Custom made pani fiber to assess dermal partitioning and absorption of biocides.
Yeatts-JL; Baynes-RE; Riviere-JE
Toxicologist 2007 Mar; 96(1):433
A custom-made polyaniline (PANI) coated metal alloy fiber was evaluated for its use in assessing dermal partitioning and absorption of certain biocides. This PANI coating provides a unique functionality compared to three commercially available fibers polyacrylate (PA), polydimethylsiloxane (PDMS), and Carbowax/templated resin. The production of this custom-made fiber is a relatively simple process that can be controlled by utilizing cyclic voltammetry (CV). The CV program for coating the metal alloy fiber consisted of one initial scan from -0.2V to +1.1V followed by several sets of scans from -0.2V to +0.8V with a 15 second equilibration time at -0.2V between scan sets and scan rate of 50 mV/sec. The electrolyte solution was 0.1M aniline in 1.0M sulfuric acid. The bare metal alloy fiber SPME assembly, commercially donated, served as the working electrode. In our experiments, cyclic voltammetry appeared to give more consistent results and control in coating the metal alloy fiber with PANI as opposed to using a constant deposition potential. To assess the PANI fiber, solid-phase microextraction (SPME) was performed by direct immersion into water solutions containing either a single component or a mixture of biocides at 37°C and stir rate of 400 R.P.M. The PANI fiber was desorbed directly in the GC-MS injector port for 5 minutes at 200°C following immersion. This PANI coated fiber exhibited good reproducibility and durability. The RSD's averaged 6 to 9% over a period of three days for the first 46 injections of a single component (5ppm 2-phenylphenol) in water with only three outliers. Time profile experiments revealed that both p-chloro-o-cresol and o-phenylphenol reached equilibrium before 10 minutes while the equilibrium time for o-benzyl-p-chlorophenol was greater than 90 minutes.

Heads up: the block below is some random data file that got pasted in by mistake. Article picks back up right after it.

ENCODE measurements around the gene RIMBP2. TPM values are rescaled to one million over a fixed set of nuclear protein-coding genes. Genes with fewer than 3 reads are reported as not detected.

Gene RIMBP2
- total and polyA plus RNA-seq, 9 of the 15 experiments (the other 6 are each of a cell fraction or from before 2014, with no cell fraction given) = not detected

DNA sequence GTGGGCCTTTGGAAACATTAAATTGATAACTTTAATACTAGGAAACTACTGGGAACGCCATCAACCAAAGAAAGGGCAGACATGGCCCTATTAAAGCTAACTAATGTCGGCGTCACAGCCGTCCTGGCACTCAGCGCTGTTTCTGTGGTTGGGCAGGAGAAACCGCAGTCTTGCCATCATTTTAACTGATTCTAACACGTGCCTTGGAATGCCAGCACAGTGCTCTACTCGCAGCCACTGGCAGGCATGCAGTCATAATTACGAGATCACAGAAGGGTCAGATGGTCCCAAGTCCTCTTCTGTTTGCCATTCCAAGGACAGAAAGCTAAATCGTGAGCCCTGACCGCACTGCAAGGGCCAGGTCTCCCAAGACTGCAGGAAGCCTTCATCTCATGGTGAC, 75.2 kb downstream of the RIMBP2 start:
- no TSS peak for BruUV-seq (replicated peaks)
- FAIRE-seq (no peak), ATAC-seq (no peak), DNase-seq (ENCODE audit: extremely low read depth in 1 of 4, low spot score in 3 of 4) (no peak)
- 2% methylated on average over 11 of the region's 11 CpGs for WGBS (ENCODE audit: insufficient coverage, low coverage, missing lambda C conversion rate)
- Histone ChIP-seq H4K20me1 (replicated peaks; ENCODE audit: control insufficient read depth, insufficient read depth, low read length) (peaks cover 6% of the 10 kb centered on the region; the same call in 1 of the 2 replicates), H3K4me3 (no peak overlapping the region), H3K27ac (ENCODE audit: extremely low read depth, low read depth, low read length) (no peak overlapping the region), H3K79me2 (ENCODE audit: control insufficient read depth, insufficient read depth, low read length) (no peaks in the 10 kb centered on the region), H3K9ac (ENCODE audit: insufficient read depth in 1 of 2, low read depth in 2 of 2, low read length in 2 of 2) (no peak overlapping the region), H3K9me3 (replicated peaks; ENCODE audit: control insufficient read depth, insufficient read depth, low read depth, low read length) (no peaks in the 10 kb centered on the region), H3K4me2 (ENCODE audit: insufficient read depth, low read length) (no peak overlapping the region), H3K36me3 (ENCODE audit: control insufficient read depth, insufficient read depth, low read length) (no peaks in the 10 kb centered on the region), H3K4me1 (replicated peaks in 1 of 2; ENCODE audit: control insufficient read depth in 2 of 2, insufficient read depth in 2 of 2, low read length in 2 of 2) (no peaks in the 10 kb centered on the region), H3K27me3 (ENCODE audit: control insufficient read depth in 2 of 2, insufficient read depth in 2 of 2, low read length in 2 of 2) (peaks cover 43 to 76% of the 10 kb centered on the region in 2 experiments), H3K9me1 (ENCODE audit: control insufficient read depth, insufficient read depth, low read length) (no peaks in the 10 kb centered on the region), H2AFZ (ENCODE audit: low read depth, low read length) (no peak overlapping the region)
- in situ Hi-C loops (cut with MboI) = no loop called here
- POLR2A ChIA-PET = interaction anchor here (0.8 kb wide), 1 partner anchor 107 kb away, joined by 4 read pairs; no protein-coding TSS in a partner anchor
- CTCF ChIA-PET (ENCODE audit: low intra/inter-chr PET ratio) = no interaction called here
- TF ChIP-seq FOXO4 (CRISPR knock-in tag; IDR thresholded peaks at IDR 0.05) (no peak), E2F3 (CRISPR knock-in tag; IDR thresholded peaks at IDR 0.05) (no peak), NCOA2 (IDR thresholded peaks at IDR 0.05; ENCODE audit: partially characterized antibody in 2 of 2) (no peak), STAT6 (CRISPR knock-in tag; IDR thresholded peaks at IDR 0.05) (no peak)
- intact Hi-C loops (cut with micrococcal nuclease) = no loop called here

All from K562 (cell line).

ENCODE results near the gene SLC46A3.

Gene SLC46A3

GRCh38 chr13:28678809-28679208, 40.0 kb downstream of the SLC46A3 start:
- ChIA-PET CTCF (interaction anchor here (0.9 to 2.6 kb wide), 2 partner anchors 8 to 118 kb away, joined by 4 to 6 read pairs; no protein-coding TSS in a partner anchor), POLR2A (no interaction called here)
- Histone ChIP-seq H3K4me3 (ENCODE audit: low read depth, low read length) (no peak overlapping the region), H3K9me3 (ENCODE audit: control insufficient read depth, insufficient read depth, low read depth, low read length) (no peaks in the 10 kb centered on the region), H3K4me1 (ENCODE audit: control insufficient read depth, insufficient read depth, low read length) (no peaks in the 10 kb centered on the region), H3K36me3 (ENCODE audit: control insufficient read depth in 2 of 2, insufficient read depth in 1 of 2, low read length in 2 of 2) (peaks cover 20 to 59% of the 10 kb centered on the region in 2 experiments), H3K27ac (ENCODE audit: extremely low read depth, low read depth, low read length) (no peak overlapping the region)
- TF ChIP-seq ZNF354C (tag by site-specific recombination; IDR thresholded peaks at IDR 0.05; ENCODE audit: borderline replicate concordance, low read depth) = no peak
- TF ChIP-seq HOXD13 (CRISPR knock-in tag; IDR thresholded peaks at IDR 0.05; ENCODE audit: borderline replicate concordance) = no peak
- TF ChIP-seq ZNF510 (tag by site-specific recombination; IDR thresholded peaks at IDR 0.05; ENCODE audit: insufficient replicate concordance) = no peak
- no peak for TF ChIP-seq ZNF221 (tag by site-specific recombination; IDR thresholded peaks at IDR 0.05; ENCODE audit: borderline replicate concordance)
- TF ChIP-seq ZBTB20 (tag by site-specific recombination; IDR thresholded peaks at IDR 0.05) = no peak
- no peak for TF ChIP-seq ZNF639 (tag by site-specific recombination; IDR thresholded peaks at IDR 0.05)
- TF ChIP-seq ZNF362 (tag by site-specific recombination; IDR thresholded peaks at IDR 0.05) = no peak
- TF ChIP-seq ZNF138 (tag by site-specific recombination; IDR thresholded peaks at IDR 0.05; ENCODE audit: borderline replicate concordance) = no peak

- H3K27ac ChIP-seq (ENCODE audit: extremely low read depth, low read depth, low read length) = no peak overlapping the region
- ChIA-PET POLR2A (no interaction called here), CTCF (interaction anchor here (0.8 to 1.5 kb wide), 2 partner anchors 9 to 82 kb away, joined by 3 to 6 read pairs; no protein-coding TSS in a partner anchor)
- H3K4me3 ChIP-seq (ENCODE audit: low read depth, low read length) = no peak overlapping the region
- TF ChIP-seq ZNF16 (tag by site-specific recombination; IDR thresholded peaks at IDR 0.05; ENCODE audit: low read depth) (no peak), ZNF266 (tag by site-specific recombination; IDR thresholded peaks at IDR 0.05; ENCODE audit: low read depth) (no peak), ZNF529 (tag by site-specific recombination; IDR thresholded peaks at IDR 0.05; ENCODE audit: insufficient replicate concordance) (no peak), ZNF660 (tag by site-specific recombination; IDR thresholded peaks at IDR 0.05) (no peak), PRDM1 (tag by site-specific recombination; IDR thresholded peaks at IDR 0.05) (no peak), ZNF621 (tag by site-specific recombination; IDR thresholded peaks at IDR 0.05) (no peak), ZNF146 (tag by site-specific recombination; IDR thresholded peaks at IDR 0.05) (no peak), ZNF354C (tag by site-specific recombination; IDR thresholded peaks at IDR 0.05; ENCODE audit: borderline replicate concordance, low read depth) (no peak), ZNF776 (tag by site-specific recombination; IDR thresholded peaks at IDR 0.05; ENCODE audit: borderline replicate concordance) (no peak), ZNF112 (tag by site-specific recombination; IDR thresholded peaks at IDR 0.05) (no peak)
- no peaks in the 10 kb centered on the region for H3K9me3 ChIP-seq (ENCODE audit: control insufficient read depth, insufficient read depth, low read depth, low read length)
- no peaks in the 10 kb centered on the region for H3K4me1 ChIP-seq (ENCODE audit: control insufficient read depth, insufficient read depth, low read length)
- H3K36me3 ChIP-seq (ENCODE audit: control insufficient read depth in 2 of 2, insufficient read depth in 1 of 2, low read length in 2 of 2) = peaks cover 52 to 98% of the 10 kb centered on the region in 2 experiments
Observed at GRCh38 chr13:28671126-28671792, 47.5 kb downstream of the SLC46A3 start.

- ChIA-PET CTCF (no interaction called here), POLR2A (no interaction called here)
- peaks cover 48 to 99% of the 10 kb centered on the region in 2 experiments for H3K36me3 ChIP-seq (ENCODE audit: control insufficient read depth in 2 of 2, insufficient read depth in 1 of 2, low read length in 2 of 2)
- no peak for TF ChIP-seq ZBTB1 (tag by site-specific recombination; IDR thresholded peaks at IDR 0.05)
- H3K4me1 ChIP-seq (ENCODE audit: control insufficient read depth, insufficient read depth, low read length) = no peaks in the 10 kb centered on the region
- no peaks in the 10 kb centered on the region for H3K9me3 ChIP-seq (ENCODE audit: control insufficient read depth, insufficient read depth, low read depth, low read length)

Chemical-properties; Chemical-composition; Filter-fabrics; Filter-materials; Filter-membranes; Filtration; Aqueous-solutions
Disease and Injury: Allergic and Irritant Dermatitis
The Toxicologist. Society of Toxicology 46th Annual Meeting and ToxExpo, March 25-29, 2007, Charlotte, North Carolina
North Carolina State University, Raleigh, North Carolina